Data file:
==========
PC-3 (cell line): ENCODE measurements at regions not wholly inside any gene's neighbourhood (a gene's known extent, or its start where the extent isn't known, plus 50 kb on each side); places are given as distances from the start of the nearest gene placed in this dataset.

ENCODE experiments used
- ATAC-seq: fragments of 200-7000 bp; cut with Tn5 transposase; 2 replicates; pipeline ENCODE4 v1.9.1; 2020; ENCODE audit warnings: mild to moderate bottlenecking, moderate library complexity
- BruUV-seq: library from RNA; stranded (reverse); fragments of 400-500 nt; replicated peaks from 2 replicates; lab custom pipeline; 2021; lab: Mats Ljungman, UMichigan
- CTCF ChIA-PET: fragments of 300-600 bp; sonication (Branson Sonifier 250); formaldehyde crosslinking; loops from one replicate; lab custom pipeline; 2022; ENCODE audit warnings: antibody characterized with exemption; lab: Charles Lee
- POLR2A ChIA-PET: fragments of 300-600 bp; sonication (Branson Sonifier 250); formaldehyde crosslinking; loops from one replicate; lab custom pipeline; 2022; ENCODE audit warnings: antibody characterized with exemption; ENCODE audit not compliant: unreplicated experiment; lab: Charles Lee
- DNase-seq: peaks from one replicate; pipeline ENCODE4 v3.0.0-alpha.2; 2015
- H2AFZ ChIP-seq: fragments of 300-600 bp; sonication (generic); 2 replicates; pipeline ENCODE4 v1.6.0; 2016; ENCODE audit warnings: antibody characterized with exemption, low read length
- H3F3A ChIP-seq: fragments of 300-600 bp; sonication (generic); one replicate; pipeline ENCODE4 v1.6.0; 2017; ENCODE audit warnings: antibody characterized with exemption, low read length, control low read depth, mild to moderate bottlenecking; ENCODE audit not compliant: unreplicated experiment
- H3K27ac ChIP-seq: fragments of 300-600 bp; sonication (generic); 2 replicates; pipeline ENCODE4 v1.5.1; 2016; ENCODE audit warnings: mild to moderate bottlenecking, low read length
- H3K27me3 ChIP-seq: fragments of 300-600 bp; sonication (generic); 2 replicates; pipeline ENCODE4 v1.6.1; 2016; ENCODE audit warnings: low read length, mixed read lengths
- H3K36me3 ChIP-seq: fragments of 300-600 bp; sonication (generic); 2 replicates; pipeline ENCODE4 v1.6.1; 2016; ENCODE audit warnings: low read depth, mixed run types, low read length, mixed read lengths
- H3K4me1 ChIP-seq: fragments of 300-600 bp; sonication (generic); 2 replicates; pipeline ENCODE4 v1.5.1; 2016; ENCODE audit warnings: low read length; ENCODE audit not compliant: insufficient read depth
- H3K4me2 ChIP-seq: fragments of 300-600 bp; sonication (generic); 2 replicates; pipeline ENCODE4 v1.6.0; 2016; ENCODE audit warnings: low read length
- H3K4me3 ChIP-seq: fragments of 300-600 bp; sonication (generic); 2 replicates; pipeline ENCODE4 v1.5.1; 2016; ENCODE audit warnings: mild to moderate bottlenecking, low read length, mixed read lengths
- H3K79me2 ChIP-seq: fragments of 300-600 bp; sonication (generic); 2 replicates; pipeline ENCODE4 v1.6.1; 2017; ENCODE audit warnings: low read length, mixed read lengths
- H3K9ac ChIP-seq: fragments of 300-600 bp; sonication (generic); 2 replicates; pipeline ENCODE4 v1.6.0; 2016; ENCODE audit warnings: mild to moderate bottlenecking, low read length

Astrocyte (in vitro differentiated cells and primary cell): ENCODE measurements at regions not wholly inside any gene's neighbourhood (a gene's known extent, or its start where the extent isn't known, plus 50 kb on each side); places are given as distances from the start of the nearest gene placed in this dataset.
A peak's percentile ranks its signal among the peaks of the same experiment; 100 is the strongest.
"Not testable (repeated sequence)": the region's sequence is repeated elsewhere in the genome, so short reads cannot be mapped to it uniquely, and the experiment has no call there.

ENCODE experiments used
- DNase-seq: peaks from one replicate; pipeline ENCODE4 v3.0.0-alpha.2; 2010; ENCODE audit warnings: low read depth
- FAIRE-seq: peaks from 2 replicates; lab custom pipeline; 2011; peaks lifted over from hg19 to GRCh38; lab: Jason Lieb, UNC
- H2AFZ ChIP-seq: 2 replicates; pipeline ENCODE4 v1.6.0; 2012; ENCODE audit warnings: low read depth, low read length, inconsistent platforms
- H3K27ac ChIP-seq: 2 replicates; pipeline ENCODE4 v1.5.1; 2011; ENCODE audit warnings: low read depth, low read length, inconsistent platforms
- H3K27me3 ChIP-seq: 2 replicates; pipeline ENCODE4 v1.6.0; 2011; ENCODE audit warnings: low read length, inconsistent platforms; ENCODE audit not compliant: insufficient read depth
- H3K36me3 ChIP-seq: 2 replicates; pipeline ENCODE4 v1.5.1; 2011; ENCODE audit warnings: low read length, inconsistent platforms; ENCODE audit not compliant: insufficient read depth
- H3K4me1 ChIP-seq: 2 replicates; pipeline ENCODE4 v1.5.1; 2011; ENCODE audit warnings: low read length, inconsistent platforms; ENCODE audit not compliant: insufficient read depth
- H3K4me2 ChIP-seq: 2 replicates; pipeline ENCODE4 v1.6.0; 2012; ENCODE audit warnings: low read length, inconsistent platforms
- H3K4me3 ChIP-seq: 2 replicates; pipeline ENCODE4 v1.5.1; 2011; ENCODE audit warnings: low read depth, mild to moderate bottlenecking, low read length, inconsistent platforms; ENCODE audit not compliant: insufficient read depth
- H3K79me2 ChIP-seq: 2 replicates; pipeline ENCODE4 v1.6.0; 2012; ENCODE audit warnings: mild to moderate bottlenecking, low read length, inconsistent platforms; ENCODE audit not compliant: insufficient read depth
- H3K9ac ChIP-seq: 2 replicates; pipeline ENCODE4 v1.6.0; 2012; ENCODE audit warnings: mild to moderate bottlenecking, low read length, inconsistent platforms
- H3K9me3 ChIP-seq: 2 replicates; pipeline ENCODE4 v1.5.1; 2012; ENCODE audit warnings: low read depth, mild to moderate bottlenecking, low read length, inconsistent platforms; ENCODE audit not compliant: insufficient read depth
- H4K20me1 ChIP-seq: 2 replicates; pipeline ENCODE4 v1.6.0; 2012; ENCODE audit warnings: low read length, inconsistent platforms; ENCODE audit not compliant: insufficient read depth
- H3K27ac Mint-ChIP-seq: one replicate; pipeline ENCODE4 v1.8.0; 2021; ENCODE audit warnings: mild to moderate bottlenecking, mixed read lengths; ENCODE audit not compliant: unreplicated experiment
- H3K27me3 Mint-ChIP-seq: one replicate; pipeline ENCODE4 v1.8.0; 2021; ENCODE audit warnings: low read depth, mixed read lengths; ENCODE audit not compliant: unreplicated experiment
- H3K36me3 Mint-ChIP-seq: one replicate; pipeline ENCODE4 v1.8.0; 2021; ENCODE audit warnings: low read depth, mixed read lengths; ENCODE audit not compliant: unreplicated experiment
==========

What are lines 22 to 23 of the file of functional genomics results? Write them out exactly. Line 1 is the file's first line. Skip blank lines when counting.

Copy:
- DNase-seq: peaks from one replicate; pipeline ENCODE4 v3.0.0-alpha.2; 2010; ENCODE audit warnings: low read depth
- FAIRE-seq: peaks from 2 replicates; lab custom pipeline; 2011; peaks lifted over from hg19 to GRCh38; lab: Jason Lieb, UNC